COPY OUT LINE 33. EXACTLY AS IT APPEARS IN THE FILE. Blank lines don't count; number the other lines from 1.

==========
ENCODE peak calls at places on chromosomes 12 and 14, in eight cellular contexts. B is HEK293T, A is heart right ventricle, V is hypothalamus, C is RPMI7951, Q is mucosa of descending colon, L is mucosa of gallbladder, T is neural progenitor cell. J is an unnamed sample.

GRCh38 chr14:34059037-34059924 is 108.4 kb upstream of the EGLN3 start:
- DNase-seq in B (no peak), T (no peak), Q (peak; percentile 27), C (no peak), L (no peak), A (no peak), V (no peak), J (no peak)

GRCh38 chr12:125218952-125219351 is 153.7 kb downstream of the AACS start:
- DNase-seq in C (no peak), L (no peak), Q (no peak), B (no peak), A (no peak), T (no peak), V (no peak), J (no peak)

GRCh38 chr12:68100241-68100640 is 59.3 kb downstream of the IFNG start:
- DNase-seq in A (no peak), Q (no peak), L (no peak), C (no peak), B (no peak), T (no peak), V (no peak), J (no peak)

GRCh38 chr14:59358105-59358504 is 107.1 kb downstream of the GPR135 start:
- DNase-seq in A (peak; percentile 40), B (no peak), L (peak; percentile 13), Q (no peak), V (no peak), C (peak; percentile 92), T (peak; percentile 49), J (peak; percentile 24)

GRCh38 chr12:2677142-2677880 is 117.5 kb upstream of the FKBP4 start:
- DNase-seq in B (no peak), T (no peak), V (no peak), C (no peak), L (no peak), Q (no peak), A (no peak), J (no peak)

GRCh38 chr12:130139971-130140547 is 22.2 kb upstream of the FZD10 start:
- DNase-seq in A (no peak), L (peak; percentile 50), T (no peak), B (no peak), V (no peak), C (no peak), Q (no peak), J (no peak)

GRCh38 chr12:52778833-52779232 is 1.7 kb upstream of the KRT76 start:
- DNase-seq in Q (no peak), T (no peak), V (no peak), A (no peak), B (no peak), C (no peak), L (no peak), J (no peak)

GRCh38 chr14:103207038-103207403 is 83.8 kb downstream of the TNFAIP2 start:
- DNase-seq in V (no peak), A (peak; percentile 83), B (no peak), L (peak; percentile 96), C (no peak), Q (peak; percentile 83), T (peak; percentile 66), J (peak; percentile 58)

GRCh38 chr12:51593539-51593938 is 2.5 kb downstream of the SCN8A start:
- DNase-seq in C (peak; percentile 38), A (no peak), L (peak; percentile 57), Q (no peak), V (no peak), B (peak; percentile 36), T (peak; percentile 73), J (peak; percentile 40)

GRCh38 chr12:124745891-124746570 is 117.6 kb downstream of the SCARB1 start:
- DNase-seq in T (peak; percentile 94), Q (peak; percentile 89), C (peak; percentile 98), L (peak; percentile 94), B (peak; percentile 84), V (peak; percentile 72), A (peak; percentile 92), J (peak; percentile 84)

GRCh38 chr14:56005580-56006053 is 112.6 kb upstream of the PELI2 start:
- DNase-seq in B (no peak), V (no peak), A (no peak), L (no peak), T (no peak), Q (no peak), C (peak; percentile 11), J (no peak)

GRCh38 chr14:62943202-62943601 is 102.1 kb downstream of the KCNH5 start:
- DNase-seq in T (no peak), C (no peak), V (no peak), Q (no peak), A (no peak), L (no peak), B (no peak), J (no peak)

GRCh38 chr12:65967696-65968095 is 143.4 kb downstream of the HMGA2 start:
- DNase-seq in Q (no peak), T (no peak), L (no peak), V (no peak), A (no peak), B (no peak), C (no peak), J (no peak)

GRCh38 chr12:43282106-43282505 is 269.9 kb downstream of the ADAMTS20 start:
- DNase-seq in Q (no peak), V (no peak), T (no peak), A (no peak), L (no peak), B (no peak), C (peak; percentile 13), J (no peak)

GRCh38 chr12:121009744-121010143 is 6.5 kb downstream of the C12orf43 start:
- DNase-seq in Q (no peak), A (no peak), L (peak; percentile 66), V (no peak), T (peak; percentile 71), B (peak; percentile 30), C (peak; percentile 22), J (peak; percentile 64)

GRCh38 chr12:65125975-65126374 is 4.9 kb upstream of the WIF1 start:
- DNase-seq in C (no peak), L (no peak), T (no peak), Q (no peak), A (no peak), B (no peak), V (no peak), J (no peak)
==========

- DNase-seq in C (no peak), L (no peak), T (no peak), Q (no peak), A (no peak), B (no peak), V (no peak), J (no peak)